When they see the plight of their Syrian kinsmen across the border, the Sunni tribesmen of western Iraq understand their rage. But with their own experience of civil war still fresh, they want to stop arms from feeding the conflict next door.
Just a few years ago, this part of Iraq was caught in battle between al Qaeda, who used the area as a launchpad for their insurgency, and Sunni tribal leaders who wanted to kick them out.
After countless deaths and years of street fighting, tribal leaders in what had been Iraq’s most violent province wrested back control by 2008. Anbar’s town of Habbaniyah now lies quietly, its people living in one-storey Spanish-style houses dotting the dusty, tranquil flatland by the Euphrates.
Sitting in a large, pink-walled room in a nearby village where they once discussed battle plans against al Qaeda, tribal leaders said arming Syrians against President Bashar al-Assad would fuel the conflict and raise the number of civilian deaths.
“We do not accept that a single bullet reach the opposition from our sovereign land, from Iraq. The people and the authority have to solve it politically,” Sheikh Hamad Hnein said in his home in “Coolie Camp”, a village which still uses the name given to it by British troops at a nearby airbase who housed day laborers here in the 1930s.
As ardent Sunnis, the tribal leaders who were part of the Sunni Awakening force that turned against al Qaeda, sympathise with the crisis in Syria, where the mostly Sunni population is facing a crackdown by troops loyal to Assad, who is from an offshoot sect of Shi’ite Islam.
Many of the tribes in Western Iraq share kinship ties with Sunni tribes across the border in Syria who oppose Assad.
“As simple people, we hope to do the impossible for the Syrian people. But this support, if it isn’t rational and logical, if it’s weapons and aggravation, then the people will pay the price, not the authorities,” said Sheikh Khaled Khalifa.
Iraqi officials and arms dealers have reported an influx of weapons and Sunni Muslim insurgents into Syria from Iraq, but so far it has not seemed to be an organized and sustained flow.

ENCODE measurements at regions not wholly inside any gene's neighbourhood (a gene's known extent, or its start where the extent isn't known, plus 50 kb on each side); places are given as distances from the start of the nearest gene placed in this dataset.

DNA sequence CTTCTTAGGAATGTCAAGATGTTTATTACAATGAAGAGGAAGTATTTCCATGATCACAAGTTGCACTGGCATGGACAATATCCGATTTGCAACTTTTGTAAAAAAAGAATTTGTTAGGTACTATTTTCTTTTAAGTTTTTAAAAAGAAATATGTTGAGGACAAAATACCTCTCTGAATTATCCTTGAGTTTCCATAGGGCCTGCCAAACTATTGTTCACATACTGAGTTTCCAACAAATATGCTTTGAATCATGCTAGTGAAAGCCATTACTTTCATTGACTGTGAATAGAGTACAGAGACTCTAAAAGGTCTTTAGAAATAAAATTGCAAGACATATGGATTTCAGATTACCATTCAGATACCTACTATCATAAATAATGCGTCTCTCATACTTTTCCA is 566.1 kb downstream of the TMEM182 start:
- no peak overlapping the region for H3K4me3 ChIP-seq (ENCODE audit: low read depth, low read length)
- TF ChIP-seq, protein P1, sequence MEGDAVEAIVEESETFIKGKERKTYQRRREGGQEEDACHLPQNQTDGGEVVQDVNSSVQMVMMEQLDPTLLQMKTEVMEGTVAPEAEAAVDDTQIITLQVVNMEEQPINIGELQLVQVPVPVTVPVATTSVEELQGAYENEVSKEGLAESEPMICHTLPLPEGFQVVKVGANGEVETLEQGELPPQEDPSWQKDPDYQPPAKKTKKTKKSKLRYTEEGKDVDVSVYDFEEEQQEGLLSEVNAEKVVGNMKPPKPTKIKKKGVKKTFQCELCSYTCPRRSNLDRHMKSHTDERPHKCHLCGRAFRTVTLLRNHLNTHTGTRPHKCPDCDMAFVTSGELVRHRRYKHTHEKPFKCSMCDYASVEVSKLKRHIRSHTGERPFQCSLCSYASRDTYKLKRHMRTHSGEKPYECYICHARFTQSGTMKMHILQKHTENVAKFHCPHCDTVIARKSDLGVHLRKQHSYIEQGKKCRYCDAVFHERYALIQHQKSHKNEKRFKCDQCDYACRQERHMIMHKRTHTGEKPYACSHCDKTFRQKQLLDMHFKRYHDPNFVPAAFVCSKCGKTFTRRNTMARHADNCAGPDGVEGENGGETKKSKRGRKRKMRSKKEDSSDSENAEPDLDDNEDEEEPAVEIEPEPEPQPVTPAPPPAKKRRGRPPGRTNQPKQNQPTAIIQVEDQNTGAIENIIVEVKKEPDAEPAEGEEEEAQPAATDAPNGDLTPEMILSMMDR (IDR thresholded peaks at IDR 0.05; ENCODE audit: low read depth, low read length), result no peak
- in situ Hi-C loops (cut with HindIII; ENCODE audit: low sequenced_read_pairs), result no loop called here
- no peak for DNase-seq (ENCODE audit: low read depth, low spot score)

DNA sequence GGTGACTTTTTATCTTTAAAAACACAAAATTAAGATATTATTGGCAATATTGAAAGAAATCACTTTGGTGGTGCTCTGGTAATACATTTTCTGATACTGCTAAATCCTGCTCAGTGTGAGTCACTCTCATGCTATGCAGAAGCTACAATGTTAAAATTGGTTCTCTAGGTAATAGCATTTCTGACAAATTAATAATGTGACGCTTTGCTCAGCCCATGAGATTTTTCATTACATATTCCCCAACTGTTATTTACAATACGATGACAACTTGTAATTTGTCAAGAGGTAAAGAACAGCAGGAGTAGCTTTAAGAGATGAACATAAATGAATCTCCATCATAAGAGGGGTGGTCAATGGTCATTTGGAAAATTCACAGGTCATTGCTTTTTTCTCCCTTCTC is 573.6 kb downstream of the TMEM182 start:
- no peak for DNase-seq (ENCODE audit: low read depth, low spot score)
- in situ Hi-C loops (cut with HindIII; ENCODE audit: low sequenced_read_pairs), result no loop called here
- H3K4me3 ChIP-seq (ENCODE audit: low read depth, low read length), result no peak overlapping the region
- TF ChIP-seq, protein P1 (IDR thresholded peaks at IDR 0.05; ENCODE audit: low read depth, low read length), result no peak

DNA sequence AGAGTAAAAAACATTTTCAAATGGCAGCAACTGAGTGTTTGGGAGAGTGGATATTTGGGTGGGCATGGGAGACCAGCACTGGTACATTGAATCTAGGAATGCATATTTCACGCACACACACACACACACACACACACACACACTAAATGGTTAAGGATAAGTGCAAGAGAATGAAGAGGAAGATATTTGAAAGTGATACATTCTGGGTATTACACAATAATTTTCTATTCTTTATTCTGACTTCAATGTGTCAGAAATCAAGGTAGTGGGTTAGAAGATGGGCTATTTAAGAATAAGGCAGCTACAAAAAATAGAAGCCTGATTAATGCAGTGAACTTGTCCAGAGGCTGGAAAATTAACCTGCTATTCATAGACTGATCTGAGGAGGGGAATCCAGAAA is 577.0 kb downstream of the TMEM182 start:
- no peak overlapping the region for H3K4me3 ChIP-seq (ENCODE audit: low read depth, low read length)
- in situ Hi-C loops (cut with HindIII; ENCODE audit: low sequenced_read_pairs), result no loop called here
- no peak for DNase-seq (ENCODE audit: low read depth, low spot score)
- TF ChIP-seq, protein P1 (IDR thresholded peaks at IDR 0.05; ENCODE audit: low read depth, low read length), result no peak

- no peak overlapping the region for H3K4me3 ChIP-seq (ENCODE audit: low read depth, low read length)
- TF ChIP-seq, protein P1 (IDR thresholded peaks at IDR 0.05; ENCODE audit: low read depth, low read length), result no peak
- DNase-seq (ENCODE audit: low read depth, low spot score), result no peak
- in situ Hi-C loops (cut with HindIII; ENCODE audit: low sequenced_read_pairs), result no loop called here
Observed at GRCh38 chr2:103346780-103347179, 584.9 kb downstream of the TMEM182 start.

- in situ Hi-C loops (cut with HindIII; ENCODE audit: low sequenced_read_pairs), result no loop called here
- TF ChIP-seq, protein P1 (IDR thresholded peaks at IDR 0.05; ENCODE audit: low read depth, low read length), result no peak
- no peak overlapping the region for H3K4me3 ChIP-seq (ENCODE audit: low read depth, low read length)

Two Islamist militant groups in Iraq have rejected a call by al-Qaeda to aid Syrian rebels in their revolt against Assad.
The tribal leaders, some in western dress and others in traditional robes and headdresses, spoke languidly over cardamom-infused tea before Friday prayers. Plastic fans with fake bronze embellishments dangled from the ceiling.
They acutely remember a time of violence. Just a hundred meters from where they sat, a suicide truck bomb killed at least 39 people when it exploded near a mosque in 2007 at the height of the sectarian warfare that engulfed Iraq.
Material, moral support
Driving about 85 km west from Baghdad to Coolie Camp, one passes the bridge in Fallujah from which militants hung the mutilated bodies of four American private security contractors in 2004. After that incident U.S. troops tried to storm Fallujah in two major battles, and the surrounding province became the heartland of Iraq’s insurgency for the next four years.
“Iraq lived through much harder circumstances than Syria,” said Sheikh Ali Ayed, wearing a traditional red-and-white chequered headdress.
“We extend the hand of help to any oppressed people who want to live in freedom,” he said, adding peaceful aid for Syria could come in the form of material and moral support.
Demonstrations in support of the Syrian people’s revolt have sprung up in Anbar’s main cities Fallujah and Ramadi in recent weeks. That’s as far as support goes, the tribal leaders said.
The sheikhs criticized Gulf Arab countries Qatar, Saudi Arabia and Kuwait for backing the arming of Syrian rebels, and said they should exert more political pressure on Assad.
“The human casualties will increase, the innocent will lose their lives. The authorities will take over the weapons, and the population pays the price,” said Khalifa, when asked whether the opposition should be given more weapons.
“Where are the kings and rulers of other countries? Arab countries always take the position of spectators with each other,” he said.
Sheikh Hnein, who regularly travels to Syria as a merchant, said Qatar and Saudi Arabia were supporting the opposition at the expense of the “collapse of the state.”
“Foreign intervention should have the aim of solving, not escalating,” he said.
Western Iraq once looked to Syria as a bastion of peace. Hundreds of thousands of Iraqi refugees fled there. Now, the situation is reversing. Hnein said he cut short a recent visit to the suburbs of Damascus because life there was getting hard.
“Before you’d see taxis in the street until 2:00, 3:00 in the morning, now it’s like there’s a recession. I had to leave. I used to escape Iraq to relax in Syria,” he said. Every day dozens of Iraqi refugees were returning from Syria, he added.
Perhaps the biggest fear is the conflict in Syria could shatter the tenuous peace in Iraq. While masked gunmen no longer roam the streets, there is a lingering sense of fear. Few cars drive on the main highway into Fallujah, which is punctured with road bumps - reminders of previous attacks that left behind craters of mangled metal.
“Between one moment and the next, the security situation here can explode. There might be bombings, we are still living in a period of instability,” Khalifa said.
The sectarian overtones of the conflict in Syria have already spilled into Lebanon where Sunni-Shi’ite clashes have broken out in the northern city of Tripoli. The leaders insisted, however, that Iraq would not be dragged back into the sectarian conflict that killed tens of thousands of their countrymen.
“We have been through this crisis... It’s possible but people have wisened up because this is a conspiracy to kill the unity of the people,” Khalifah said.